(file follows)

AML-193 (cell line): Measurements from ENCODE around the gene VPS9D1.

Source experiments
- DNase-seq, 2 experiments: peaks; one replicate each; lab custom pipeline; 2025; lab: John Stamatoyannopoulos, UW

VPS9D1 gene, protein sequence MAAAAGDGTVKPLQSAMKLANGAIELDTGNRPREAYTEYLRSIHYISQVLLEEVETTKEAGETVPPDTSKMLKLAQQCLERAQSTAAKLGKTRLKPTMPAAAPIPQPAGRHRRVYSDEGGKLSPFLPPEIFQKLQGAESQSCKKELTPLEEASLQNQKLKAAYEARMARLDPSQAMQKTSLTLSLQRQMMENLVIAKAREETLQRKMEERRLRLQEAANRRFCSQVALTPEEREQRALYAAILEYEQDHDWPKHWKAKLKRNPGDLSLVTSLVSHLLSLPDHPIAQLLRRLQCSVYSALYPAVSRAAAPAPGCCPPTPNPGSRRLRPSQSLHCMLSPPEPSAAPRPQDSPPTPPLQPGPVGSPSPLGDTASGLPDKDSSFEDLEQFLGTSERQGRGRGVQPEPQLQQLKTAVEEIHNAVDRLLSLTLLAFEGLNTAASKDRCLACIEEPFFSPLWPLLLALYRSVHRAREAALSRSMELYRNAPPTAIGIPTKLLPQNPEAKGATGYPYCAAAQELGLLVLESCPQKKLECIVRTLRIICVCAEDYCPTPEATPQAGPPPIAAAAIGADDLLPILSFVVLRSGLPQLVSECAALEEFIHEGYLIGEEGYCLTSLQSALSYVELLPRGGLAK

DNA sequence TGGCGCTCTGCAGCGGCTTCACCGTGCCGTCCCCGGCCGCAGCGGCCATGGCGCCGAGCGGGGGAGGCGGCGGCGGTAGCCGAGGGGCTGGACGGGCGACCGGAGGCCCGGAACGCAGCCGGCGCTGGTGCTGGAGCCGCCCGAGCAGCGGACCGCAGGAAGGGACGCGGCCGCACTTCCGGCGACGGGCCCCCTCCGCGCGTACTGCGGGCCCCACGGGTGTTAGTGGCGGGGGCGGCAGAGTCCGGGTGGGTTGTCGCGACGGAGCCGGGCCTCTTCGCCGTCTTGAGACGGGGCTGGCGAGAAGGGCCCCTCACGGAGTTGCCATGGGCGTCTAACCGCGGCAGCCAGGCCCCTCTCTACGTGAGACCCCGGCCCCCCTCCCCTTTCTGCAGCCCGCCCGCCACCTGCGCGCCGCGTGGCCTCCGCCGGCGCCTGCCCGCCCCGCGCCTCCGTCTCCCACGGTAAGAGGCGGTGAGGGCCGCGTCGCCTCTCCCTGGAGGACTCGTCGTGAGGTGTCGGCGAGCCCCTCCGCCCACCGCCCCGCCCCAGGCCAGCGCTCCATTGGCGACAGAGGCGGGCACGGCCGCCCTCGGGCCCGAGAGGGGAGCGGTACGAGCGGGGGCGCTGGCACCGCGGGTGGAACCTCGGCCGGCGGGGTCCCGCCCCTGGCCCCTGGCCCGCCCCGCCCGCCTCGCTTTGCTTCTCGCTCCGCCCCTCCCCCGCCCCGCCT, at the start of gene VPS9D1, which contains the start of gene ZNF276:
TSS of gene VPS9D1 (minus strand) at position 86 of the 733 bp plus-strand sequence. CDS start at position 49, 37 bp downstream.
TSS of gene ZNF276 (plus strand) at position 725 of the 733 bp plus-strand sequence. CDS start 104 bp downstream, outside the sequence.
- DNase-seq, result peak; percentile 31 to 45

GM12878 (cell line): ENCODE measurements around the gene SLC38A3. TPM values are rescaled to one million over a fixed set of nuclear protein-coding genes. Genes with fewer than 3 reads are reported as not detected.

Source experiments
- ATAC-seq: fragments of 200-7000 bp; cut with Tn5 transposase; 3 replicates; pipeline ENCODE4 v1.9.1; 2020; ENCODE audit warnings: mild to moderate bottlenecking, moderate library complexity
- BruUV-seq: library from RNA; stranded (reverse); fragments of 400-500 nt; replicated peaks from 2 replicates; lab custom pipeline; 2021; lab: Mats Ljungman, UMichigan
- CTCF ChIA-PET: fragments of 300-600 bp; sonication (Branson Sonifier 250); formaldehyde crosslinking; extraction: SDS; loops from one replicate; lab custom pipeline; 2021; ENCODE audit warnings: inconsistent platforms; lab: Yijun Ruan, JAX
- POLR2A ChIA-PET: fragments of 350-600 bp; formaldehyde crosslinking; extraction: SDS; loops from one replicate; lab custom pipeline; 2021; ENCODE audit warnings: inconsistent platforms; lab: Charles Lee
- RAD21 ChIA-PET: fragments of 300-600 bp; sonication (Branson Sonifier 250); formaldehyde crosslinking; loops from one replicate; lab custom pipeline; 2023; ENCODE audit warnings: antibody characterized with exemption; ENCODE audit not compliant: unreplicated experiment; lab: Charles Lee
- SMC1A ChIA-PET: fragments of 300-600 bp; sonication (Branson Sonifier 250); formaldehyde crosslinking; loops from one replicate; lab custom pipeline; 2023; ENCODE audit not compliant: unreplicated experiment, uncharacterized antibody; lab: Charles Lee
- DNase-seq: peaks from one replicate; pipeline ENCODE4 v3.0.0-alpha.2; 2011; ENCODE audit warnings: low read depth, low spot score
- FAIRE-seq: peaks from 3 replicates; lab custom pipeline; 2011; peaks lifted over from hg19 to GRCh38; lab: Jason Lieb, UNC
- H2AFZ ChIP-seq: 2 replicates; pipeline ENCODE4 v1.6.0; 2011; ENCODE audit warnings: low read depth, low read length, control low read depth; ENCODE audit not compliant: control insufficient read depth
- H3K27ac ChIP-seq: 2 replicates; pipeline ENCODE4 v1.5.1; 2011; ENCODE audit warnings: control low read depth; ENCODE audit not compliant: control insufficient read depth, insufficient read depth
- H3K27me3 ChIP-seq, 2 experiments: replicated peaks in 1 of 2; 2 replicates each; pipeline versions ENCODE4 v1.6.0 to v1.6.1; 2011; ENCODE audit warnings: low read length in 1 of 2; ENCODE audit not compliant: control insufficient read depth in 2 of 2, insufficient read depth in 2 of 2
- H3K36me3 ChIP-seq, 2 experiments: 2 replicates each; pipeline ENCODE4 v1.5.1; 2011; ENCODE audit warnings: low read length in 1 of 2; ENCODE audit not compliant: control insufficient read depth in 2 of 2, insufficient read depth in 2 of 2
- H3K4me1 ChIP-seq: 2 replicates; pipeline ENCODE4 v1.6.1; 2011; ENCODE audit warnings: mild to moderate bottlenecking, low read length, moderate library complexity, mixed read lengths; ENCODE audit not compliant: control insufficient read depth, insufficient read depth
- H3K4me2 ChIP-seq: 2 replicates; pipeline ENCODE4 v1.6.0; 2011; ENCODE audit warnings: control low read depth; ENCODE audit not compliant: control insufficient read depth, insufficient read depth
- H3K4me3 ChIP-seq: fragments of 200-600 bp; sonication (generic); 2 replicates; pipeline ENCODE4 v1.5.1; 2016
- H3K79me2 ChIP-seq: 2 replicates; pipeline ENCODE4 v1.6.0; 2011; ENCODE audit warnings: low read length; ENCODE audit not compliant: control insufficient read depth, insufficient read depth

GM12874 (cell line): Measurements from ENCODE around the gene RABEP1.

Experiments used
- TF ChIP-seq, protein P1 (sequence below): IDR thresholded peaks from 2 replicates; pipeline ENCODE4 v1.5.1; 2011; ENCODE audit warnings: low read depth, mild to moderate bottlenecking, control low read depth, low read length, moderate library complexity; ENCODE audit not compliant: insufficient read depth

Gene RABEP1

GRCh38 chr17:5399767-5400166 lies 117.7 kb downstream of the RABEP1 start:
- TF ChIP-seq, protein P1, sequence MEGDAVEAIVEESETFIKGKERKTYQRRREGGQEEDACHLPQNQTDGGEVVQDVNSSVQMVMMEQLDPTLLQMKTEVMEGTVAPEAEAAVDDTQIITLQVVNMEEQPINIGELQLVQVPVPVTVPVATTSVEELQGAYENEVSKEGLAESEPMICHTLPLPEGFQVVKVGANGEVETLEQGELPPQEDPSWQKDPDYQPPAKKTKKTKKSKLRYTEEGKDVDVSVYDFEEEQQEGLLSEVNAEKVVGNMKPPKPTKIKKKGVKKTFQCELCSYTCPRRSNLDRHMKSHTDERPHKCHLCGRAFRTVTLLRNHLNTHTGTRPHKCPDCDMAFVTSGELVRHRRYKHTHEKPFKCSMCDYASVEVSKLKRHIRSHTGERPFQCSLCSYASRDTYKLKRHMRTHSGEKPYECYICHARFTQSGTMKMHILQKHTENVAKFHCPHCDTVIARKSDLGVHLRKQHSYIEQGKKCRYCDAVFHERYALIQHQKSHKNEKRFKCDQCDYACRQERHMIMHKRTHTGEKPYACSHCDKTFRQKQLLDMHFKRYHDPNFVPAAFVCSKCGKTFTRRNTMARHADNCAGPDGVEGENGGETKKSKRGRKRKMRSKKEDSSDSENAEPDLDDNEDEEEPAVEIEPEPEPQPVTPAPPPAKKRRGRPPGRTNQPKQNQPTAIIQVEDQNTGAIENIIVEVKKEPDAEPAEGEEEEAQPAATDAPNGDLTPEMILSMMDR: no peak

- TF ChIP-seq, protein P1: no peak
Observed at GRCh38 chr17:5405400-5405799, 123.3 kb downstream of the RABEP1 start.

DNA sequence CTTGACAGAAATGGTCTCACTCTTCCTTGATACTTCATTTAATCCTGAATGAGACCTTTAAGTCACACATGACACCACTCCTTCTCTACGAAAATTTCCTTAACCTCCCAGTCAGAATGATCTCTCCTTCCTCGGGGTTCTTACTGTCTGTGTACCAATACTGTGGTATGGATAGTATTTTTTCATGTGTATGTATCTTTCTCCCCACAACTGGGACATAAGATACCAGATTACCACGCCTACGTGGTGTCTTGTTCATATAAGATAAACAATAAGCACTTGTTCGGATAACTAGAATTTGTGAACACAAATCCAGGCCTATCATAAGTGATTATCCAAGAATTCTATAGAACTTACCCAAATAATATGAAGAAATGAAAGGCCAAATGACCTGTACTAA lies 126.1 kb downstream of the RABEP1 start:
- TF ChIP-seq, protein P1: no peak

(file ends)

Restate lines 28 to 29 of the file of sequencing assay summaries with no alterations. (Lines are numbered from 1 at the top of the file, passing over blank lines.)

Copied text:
Experiments used
- TF ChIP-seq, protein P1 (sequence below): IDR thresholded peaks from 2 replicates; pipeline ENCODE4 v1.5.1; 2011; ENCODE audit warnings: low read depth, mild to moderate bottlenecking, control low read depth, low read length, moderate library complexity; ENCODE audit not compliant: insufficient read depth